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Belarus: Reactor construction licence issued

Nuclear Monitor Issue: 

The construction of the first nuclear power plant in Belarus can commence following the issuance of a permit from the country's nuclear regulator.

The Department for Nuclear and Radiation Safety (Gosatomnadzor) of the Ministry of Emergencies has issued the State Entity Nuclear Power Plant Construction Directorate (Belarus AEC) with a licence for the construction of the first of two reactors at the Ostrovets site. The main construction contract was awarded to Russia's AtomStroyExport in October 2011, while a US$10 billion turn-key contract was finalised between Belarus and Rosatom in July 2012 for the supply of the two reactors. The 1,200 MWe AES-2006 model VVER pressurized water reactor design has been selected for use at the plant.[1]

Earlier this year, the Lithuanian government made known its deep concerns about Belarus's nuclear power project near Ostroverts. In the past month, diplomatic notes have been sent to Belarus to protest earth-moving and other initial work for the plant. "We have many concerns about safety and information we've asked for hasn't been provided," Lithuanian Prime Minister Algirdas Butkevicius said. A UN committee said in April that Belarus wasn't abiding by the terms of the Espoo Convention on cross-border environmental issues.[2,3]

In late October, the Lithuanian foreign ministry noted that the environmental impact assessment process of the Belarusian nuclear plant under the Espoo Convention has not been completed. "Therefore, the ongoing construction of the NPP and the decision to start installing nuclear equipment are obvious instances of failure to comply with provisions of the Convention."[4]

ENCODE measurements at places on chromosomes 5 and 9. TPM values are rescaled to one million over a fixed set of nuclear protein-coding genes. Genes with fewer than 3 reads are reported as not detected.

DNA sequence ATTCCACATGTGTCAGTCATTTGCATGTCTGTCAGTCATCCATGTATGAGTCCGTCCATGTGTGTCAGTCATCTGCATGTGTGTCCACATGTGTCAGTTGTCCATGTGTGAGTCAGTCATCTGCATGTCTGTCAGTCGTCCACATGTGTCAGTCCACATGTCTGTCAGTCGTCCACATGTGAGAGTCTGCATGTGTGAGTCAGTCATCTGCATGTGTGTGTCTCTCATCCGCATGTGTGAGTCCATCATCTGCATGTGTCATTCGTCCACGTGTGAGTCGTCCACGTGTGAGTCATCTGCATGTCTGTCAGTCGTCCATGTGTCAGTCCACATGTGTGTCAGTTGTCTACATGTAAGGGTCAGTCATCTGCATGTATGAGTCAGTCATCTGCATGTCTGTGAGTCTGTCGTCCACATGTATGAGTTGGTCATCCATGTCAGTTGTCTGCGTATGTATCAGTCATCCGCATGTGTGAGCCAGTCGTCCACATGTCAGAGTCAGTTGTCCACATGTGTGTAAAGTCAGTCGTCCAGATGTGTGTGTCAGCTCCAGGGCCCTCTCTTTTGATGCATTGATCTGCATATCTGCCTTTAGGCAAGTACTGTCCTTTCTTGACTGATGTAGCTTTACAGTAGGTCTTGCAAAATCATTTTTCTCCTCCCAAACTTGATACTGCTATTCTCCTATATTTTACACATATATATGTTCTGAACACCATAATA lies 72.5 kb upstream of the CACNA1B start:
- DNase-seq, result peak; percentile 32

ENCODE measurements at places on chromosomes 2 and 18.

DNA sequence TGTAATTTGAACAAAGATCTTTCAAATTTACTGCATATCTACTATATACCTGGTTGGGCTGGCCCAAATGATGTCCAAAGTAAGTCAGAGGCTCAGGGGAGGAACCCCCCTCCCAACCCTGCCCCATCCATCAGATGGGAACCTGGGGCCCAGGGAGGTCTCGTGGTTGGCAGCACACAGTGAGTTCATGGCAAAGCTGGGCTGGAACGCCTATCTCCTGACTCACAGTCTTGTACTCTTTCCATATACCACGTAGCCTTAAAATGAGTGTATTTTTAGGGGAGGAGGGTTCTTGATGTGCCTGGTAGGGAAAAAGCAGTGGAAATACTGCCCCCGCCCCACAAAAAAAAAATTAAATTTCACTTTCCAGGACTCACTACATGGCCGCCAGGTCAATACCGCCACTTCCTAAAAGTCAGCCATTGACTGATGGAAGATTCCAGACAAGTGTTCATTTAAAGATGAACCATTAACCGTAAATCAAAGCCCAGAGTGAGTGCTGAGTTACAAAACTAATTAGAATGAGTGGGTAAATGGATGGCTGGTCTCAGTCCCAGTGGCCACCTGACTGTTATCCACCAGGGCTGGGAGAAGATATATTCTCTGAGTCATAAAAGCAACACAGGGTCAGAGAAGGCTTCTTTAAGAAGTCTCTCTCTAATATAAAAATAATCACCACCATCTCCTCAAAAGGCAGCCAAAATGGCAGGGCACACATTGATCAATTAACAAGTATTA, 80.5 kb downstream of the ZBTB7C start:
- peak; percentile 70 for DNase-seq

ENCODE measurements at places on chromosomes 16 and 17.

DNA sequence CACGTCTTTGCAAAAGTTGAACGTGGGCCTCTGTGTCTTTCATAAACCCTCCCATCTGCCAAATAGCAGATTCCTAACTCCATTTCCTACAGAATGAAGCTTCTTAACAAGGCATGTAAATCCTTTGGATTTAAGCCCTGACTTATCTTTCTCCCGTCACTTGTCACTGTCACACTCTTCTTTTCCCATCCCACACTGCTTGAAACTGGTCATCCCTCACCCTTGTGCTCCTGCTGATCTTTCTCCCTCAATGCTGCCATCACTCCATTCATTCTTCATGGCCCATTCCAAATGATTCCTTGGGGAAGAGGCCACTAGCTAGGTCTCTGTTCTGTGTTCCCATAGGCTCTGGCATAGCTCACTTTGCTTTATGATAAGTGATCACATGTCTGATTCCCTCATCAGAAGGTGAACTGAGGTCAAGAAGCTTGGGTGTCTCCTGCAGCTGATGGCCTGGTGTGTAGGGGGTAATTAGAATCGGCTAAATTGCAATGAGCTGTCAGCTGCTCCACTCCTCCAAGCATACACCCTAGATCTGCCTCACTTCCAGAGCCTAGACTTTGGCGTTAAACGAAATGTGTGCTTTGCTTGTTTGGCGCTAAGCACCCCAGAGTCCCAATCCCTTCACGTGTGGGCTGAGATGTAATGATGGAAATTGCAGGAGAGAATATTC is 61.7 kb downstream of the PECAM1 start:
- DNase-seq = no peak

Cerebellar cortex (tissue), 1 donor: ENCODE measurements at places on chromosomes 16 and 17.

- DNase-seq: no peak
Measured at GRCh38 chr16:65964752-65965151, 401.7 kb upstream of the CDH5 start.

Belarus Digest reported on 27 August: "Minsk preferred to ignore not only some Lithuania's requests, but also a letter from the EU and provided the [UN] Committee with documents in Russian without a translation into English. At the same time, it manipulated with the EIA texts and held only nominal public hearing with Lithuanian residents. Isolated from many pan-European projects, the Belarusian state clearly has real problems with educating its bureaucrats on new ways of doing government business, particularly in international context."[5]

The thuggishness of the Belarusian state was on full display before and during a Chernobyl day commemoration and demonstration in Minsk earlier this year. Six journalists were arrested during and after the demonstration in a move that drew harsh criticism from Reporters Without Borders (which ranks Belarus a low 157 out of 179 surveyed countries for press freedom).[6]

Influential activists and politicians were targeted. According to Bellona, at least 15 renowned anti-nuclear activists were prevented from taking part in the march, but many more rank and file activists were roughed up by police and brutally dragged from the demonstration.[6]

Vitaly Rymashevsky, a member of the Belorusian Christian Democracy movement, told Bellona that "what happened to many participants and organisers of the march was not detention – it was siege and violent kidnapping of people in the centre of the city. ... This is a sure sign that there is no liberalisation underway in Belarus."[6]

[1] WNN, 28 Oct 2013, 'Construction licence for Ostrovets',
[2] 'Lithuania opposes new reactor in Belarus', 6 Sept 2013, Nuclear Monitor #767,
[3] 'Lithuania concerned about Belarus nuclear plant', 26 Apr 2013, Nuclear Monitor #761,
[4] 'Lithuanian Foreign Ministry Urges Belarus Not to Start Building Nuclear Plant until its Environmental Impact Has Been Assessed', 31 Oct 2013,
[5] Siarhei Bohdan, 27 Aug 2013, 'Belarus and Lithuania: A Tale of Two Nuclear Power Plants', Belarus Digest,
[6] Charles Digges, 2013, 'Thuggish arrests of activists and journalists mar Chernobyl anniversary march in Minsk, Belarus',